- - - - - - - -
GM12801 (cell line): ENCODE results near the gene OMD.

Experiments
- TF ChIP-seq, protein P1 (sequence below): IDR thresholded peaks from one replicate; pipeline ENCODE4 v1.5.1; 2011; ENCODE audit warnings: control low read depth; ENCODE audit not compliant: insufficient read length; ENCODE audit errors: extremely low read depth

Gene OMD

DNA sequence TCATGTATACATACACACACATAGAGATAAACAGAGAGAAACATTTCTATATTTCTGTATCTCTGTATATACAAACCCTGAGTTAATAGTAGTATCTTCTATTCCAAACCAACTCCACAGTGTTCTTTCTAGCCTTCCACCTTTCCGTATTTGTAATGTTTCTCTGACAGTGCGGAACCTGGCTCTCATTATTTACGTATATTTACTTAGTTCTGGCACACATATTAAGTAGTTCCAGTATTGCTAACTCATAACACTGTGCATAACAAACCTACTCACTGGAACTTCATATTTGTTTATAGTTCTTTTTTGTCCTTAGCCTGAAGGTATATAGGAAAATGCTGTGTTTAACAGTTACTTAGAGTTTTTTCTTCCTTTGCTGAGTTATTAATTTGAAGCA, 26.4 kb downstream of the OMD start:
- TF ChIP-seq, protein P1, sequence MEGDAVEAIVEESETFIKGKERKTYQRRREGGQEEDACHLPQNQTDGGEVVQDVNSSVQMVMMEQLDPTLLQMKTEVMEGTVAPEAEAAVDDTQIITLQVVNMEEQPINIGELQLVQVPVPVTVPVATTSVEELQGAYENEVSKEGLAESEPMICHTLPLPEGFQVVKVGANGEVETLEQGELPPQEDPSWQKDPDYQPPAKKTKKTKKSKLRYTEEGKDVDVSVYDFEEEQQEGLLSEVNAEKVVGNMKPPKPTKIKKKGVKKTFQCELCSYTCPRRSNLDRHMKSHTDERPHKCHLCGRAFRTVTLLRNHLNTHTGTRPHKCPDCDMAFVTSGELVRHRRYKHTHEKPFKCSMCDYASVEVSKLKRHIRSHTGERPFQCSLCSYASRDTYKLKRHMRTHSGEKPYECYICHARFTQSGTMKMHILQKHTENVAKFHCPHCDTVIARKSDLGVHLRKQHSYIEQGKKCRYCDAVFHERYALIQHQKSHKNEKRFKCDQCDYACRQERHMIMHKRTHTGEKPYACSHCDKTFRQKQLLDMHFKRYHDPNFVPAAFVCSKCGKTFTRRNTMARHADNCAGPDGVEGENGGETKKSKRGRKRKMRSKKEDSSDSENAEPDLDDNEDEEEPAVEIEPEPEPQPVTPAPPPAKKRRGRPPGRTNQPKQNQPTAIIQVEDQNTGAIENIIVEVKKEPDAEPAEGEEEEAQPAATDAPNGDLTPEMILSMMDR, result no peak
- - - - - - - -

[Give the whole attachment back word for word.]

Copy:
GM12801 (cell line): ENCODE results near the gene OMD.

Experiments
- TF ChIP-seq, protein P1 (sequence below): IDR thresholded peaks from one replicate; pipeline ENCODE4 v1.5.1; 2011; ENCODE audit warnings: control low read depth; ENCODE audit not compliant: insufficient read length; ENCODE audit errors: extremely low read depth

Gene OMD

DNA sequence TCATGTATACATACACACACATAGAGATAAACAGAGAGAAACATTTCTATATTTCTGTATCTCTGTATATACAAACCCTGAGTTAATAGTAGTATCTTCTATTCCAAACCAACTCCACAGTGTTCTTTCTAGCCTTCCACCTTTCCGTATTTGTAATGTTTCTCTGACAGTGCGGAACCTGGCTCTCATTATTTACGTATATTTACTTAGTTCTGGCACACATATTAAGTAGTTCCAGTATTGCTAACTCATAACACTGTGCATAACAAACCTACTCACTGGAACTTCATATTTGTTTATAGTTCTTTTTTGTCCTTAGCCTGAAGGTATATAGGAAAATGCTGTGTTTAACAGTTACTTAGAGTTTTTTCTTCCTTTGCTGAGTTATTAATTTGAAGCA, 26.4 kb downstream of the OMD start:
- TF ChIP-seq, protein P1, sequence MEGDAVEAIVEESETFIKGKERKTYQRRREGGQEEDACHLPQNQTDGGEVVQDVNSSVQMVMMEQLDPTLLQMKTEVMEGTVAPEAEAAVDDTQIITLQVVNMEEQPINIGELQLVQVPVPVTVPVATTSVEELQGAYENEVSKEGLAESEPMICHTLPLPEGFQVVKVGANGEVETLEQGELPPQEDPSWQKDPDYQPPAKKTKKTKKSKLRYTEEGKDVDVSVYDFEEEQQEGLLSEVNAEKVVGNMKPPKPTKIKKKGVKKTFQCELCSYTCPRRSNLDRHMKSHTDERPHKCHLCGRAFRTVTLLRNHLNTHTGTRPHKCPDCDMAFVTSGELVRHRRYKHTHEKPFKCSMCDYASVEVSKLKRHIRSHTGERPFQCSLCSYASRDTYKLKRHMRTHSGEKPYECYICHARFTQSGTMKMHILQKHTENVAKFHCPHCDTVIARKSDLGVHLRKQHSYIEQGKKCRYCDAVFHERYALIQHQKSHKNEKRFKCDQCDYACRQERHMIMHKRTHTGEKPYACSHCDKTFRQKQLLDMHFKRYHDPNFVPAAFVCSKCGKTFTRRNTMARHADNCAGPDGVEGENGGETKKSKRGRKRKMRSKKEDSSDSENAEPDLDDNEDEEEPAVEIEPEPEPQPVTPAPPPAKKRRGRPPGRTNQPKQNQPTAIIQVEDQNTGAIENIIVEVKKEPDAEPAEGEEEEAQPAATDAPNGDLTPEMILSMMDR, result no peak